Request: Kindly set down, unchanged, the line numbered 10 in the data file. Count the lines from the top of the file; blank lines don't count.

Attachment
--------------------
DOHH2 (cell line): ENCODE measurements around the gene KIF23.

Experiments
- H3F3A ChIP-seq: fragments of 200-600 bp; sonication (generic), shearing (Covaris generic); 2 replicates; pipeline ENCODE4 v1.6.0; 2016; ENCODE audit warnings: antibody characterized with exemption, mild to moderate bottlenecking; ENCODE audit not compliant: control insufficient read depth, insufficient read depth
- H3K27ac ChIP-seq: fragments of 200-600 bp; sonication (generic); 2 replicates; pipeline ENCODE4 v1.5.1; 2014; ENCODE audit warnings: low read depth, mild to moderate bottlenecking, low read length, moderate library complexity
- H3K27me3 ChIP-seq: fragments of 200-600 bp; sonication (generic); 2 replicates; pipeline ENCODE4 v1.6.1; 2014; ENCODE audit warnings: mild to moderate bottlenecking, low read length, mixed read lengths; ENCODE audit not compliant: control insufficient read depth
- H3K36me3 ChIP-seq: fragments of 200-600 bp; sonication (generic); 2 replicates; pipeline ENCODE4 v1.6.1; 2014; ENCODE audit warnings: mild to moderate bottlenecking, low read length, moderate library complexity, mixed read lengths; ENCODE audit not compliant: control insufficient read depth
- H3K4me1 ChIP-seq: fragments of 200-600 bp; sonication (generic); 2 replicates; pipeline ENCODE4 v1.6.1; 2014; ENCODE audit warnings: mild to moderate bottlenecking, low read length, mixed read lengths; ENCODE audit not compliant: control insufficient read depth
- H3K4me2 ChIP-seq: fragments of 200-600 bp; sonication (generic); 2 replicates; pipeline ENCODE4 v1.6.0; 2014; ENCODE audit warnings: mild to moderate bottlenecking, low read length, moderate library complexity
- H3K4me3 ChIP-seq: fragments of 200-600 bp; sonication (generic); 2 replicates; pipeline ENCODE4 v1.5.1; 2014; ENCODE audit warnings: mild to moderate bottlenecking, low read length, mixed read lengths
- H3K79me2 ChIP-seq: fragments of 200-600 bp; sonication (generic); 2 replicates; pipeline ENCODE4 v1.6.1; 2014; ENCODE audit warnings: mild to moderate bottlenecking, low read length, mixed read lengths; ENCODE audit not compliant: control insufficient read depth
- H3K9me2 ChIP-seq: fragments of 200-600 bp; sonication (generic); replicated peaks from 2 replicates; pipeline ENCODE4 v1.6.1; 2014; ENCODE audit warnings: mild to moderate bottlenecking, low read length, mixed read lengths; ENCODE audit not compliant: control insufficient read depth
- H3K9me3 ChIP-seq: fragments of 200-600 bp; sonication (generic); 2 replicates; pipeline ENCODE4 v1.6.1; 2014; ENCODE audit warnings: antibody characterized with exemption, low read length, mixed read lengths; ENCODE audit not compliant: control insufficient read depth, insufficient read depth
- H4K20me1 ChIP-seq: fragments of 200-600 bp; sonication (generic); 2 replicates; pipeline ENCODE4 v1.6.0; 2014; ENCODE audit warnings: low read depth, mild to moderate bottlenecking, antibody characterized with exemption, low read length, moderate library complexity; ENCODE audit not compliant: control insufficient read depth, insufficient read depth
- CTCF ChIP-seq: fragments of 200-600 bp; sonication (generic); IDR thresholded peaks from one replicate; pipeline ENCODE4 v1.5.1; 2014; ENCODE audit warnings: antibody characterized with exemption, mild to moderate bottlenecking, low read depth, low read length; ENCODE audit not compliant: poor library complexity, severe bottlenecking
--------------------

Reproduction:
- H3K79me2 ChIP-seq: fragments of 200-600 bp; sonication (generic); 2 replicates; pipeline ENCODE4 v1.6.1; 2014; ENCODE audit warnings: mild to moderate bottlenecking, low read length, mixed read lengths; ENCODE audit not compliant: control insufficient read depth